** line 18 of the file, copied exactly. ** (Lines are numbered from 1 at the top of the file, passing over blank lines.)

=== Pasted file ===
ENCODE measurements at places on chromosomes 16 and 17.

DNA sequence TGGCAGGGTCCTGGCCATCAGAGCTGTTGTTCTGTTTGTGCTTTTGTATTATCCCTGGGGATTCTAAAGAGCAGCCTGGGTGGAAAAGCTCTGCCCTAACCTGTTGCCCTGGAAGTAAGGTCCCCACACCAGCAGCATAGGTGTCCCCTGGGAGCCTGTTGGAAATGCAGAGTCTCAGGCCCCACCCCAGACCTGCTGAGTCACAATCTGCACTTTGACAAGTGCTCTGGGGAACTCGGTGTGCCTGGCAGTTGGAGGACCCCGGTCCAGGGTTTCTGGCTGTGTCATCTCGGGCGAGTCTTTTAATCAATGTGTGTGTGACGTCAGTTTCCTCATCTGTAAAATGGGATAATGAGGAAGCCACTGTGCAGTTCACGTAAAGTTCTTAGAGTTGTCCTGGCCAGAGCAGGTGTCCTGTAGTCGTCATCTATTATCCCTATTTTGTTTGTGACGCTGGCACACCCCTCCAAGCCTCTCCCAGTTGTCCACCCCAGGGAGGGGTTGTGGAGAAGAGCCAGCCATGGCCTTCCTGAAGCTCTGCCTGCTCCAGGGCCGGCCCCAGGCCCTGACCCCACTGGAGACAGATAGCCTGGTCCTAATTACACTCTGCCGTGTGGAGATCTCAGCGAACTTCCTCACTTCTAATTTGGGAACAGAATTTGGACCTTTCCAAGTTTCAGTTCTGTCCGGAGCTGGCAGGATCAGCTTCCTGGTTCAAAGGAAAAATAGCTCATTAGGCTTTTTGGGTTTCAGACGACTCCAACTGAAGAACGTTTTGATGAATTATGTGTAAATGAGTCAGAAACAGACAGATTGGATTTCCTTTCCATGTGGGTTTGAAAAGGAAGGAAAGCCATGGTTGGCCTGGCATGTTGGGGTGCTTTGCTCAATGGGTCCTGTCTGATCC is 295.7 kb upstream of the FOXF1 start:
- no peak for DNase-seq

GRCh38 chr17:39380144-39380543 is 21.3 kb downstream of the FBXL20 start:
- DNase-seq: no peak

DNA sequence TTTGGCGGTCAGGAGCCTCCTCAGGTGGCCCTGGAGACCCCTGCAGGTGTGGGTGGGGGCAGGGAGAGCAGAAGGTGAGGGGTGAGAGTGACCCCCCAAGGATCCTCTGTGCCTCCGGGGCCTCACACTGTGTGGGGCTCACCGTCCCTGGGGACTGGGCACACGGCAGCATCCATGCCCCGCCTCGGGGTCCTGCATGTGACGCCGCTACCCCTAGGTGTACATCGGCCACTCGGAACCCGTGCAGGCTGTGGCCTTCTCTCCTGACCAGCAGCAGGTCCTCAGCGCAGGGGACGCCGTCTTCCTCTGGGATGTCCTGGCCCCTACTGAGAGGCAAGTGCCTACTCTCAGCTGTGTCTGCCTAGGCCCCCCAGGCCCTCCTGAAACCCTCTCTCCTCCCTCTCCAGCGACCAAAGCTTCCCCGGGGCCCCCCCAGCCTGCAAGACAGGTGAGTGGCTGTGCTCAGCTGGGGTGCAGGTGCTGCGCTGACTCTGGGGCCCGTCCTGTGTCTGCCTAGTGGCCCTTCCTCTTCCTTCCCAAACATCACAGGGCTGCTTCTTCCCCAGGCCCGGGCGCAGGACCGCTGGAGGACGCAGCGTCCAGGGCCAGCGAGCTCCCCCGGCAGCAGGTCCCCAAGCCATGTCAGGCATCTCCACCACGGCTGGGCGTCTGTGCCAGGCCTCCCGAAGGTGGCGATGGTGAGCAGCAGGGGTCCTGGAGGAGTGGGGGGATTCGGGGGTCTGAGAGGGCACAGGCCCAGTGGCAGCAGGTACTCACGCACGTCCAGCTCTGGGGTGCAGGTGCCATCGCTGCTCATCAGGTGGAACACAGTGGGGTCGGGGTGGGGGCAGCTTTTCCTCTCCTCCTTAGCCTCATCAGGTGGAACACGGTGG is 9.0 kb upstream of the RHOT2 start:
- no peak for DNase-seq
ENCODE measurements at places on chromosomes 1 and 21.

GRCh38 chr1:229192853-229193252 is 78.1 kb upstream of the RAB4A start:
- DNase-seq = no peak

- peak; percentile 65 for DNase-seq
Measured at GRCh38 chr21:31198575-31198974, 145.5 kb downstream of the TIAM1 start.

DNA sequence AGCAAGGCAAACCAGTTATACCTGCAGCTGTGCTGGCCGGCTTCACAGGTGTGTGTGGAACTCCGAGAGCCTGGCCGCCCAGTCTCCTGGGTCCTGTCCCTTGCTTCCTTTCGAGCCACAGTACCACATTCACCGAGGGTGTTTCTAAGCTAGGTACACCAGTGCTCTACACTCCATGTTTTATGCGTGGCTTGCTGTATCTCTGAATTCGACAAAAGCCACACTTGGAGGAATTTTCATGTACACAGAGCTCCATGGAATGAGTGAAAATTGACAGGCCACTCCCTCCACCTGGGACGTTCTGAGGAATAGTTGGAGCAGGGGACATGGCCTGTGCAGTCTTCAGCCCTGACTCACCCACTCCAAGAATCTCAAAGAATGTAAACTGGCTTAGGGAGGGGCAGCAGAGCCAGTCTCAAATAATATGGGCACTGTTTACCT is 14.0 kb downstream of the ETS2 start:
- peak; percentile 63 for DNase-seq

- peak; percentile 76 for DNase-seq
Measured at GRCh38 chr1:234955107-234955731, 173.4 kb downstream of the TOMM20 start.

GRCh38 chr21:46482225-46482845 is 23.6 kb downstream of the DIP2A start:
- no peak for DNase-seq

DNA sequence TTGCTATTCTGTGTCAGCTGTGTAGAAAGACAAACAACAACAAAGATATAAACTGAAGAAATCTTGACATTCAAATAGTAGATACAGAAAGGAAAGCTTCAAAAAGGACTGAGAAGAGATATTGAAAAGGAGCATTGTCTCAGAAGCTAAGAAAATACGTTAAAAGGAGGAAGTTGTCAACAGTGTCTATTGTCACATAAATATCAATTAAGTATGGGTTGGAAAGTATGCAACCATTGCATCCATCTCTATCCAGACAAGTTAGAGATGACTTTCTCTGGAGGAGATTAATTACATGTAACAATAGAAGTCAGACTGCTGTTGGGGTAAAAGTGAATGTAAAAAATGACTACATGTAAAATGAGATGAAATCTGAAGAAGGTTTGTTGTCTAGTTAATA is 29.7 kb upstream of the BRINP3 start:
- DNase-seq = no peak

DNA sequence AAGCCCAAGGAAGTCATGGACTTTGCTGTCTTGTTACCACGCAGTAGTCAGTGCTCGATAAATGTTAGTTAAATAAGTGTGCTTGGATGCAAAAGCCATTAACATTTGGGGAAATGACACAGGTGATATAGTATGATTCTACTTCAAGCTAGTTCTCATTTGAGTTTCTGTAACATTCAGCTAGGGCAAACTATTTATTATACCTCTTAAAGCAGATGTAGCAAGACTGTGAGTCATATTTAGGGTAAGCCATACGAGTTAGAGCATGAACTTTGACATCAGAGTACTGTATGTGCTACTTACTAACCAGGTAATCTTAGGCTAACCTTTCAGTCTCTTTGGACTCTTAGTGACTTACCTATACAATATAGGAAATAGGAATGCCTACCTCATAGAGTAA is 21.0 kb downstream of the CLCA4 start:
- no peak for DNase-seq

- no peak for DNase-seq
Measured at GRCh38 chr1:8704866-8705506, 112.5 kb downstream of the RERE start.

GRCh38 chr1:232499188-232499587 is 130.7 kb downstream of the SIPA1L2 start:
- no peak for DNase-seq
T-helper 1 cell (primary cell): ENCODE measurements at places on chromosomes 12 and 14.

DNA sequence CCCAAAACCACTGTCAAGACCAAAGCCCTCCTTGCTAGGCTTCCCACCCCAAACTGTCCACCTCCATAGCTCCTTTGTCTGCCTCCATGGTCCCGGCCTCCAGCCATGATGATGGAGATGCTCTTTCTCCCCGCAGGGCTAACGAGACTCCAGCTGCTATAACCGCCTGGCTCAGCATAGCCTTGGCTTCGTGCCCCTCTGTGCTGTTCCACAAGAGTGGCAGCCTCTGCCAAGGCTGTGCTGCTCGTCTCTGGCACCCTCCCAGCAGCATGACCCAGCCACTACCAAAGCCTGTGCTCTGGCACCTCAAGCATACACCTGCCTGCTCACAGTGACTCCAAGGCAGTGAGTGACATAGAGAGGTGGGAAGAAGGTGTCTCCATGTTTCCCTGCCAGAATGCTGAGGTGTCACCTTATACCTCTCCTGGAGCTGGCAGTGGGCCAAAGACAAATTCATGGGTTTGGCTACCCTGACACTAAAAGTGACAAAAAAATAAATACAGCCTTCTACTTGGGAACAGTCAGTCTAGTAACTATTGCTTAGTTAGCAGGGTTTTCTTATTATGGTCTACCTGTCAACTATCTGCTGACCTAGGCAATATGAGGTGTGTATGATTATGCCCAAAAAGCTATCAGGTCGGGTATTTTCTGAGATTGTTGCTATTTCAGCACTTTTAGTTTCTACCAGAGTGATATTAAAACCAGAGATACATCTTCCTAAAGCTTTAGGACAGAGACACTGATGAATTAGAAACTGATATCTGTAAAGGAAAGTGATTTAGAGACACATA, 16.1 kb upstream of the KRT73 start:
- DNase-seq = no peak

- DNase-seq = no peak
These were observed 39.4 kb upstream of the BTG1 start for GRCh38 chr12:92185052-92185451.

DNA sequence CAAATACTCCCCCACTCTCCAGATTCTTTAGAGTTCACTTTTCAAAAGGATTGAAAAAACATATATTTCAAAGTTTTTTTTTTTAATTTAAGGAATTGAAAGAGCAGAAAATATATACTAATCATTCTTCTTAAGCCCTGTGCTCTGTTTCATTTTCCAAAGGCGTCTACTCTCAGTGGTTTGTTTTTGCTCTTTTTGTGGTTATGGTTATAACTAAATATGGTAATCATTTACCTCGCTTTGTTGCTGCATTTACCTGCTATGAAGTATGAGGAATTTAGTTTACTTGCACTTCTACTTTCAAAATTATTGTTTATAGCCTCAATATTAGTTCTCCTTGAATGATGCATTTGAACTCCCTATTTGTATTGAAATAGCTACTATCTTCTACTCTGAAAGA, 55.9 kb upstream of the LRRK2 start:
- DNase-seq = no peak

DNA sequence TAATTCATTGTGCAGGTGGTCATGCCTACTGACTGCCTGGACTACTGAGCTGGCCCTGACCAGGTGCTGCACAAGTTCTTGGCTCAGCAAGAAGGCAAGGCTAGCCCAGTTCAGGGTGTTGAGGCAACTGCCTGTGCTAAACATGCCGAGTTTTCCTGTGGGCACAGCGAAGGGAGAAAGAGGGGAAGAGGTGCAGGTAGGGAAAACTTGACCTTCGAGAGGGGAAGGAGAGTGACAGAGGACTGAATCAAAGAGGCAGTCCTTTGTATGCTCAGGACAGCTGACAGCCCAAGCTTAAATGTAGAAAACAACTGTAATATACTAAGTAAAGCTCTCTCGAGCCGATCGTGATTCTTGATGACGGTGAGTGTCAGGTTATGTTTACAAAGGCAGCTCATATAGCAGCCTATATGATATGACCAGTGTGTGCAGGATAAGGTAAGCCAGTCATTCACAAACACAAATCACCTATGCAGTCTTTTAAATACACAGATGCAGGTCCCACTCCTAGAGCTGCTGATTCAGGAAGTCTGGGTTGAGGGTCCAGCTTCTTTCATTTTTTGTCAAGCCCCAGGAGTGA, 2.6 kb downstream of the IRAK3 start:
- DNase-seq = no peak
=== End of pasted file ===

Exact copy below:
- no peak for DNase-seq